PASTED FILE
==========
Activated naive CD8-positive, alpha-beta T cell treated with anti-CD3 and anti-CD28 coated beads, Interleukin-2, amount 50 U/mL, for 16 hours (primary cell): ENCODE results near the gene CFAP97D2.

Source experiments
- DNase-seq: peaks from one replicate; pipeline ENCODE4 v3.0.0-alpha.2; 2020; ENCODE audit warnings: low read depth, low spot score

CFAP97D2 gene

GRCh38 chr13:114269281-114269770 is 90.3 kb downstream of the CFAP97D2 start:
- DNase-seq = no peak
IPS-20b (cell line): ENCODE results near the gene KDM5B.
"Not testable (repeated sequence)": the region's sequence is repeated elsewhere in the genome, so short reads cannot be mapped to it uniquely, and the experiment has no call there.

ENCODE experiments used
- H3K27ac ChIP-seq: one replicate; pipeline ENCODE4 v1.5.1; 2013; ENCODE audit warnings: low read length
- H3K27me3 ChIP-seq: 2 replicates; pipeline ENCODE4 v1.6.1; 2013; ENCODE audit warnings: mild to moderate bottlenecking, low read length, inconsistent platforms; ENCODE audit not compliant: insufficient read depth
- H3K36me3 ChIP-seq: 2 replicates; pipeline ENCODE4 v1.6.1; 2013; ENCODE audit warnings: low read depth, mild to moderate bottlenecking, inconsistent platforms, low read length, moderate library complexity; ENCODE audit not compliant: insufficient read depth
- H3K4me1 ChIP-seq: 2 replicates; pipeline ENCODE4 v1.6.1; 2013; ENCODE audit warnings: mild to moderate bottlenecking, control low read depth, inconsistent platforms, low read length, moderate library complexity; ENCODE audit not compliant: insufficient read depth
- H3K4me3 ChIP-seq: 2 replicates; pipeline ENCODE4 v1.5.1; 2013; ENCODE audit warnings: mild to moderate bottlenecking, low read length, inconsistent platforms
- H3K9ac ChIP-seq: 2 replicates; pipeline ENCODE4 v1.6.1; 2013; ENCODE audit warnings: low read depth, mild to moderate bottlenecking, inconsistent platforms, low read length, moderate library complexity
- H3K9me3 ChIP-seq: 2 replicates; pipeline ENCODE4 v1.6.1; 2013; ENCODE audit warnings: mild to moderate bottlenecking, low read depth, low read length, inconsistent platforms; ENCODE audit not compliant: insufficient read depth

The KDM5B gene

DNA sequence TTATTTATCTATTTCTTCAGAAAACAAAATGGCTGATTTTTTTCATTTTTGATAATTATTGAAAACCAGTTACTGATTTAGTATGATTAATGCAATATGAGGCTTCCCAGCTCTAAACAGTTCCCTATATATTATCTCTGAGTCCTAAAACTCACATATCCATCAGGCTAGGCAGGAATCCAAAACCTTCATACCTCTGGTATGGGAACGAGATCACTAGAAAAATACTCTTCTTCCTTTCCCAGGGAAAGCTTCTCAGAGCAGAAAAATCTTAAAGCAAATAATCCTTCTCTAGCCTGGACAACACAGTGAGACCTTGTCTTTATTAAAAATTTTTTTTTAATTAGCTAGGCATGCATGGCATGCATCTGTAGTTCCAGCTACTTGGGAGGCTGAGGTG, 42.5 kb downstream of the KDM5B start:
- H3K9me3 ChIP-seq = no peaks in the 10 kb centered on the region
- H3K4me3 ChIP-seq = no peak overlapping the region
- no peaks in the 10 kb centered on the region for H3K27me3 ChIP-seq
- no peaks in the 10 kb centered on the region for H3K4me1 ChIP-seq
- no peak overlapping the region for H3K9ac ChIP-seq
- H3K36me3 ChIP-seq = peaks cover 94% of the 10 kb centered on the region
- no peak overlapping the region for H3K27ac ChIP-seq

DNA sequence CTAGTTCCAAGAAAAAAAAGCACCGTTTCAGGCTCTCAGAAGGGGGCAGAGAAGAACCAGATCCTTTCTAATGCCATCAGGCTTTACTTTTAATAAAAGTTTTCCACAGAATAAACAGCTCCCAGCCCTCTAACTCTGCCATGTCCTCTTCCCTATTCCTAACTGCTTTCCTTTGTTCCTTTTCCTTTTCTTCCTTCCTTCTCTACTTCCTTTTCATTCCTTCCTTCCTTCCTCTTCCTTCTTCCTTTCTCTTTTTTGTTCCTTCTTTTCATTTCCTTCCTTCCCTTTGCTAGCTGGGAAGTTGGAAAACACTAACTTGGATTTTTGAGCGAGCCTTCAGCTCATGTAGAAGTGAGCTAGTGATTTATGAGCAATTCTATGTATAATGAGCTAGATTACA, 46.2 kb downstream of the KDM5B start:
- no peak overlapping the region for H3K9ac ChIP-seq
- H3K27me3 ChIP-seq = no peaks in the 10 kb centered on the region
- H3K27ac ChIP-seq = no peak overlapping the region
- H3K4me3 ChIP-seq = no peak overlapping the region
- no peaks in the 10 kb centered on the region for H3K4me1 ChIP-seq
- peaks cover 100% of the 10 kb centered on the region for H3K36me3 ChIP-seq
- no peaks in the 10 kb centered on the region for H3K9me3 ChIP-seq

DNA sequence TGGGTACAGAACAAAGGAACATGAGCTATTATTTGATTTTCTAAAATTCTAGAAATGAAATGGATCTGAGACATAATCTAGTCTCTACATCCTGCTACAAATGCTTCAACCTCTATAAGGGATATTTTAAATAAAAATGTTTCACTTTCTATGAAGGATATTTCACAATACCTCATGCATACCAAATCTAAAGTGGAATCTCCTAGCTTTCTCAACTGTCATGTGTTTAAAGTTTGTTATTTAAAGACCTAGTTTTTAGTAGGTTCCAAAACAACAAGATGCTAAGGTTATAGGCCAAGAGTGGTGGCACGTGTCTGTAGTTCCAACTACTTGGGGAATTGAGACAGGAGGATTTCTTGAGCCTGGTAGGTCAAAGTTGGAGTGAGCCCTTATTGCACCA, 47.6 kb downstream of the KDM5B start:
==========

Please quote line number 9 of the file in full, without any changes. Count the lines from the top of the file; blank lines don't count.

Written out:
ENCODE experiments used